|Publication number||US5554115 A|
|Application number||US 08/418,752|
|Publication date||Sep 10, 1996|
|Filing date||Apr 7, 1995|
|Priority date||Apr 7, 1995|
|Publication number||08418752, 418752, US 5554115 A, US 5554115A, US-A-5554115, US5554115 A, US5554115A|
|Inventors||V. Stanton Thomas, Peter A. Holst|
|Original Assignee||Abbott Laboratories|
|Export Citation||BiBTeX, EndNote, RefMan|
|Patent Citations (4), Referenced by (39), Classifications (12), Legal Events (6)|
|External Links: USPTO, USPTO Assignment, Espacenet|
The present invention generally pertains to a sensor for monitoring fluid pressure, and more specifically, to a sensor that uses a strain gauge to sense pressure.
There are many applications in which it is necessary to monitor fluid pressure to control a process. In medical technology, for example, pumps used to administer fluid to a patient typically include a pressure sensor for measuring the pressure of the fluid at the outlet of the pump. One such pump accepts a disposable plastic cassette that is fitted into engagement with an appropriate driver that is selectively actuated to controllably deliver medicinal fluids intravenously to a patient. The cassette comprises a plastic shell or housing made by joining a front section to a back section. A thin elastomeric sheet is encapsulated between the two sections. Fluid flows from an inlet port into a pumping chamber defined by a concave depression in one of the sections through passages formed in the housing, and a piston actuated by the pump driver displaces the elastomeric membrane to force the fluid from the pumping chamber toward an outlet port under pressure. A pressure sensor for this pump is described in U.S. Pat. No. 4,950,244, which is assigned to the same assignee as the present invention.
The pressure sensor disclosed in the above-referenced patent includes a rod that is in contact with the elastomeric membrane in the cassette at a pressure sensing location and is supported by two flexible supports that are widely spaced apart along a longitudinal axis of the rod. A strain gauge is mounted on the back of one of the flexible supports. As pressure changes in the passages of the cassette, and more particularly, at the pressure sensing location, the elastomeric membrane moves the pin axially. The movement of the pin causes a corresponding flexural displacement of the flexible supports. Flexural movement of the flexible support on which the strain gauge is mounted is detected by the strain gauge, producing a signal indicative of the pressure in the cassette at the pressure sensing location. Since the pressure sensor responds to a deflection of the flexible support indicative of fluid pressure, its response time to changes in pressure is limited by the dynamics of flexible support and movement of the elastomeric membrane.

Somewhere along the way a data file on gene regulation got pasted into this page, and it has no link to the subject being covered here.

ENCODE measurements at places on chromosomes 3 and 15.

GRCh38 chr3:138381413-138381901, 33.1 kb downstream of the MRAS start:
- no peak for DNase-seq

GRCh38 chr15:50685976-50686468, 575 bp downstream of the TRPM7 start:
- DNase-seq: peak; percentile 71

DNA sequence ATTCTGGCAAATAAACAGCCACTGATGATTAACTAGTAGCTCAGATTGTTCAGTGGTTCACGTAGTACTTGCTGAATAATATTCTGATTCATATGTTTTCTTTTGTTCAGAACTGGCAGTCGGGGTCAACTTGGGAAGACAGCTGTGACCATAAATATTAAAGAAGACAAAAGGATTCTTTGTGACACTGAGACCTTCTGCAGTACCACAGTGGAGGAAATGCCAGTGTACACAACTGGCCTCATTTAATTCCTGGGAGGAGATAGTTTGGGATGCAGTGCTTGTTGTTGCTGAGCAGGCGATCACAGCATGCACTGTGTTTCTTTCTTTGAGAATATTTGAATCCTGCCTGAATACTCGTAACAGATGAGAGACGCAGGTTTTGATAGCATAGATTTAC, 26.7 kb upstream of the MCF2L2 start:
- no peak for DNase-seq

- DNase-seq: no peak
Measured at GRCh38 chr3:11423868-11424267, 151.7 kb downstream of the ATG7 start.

Errors in the fluid pressure measured with the pressure sensor described above arise due to variations in the stiffness of the elastomeric membrane at varying pressures. Changes in pressure within the cassette cause substantial changes in the displacement of the elastomeric membrane. However, the stiffness of the elastomeric membrane changes as the membrane is stretched and displaced due to the fluid pressure. As a result, flexural movement of the flexible supports does not linearly track changing pressure in the cassette. These errors are not easily corrected in software, because the variation in stiffness of the elastomeric membrane as a function of pressure can differ from one cassette to another.
It will therefore be apparent that a different pressure sensor configuration is required, which is not subject to such errors. To minimize errors caused by variations in the stiffness of the elastomeric membrane, a pressure sensor is required that does not respond to flexural displacement of the elastomeric membrane. The pressure sensor must also compensate for differences in the stiffness of the elastomeric membrane in different cassettes. Further, the pressure sensor should be sufficiently compact in form so that it can monitor fluid pressures in a cassette at both proximal and distal locations relative to the pumping chamber. In addition, the pressure sensor should have a faster response time.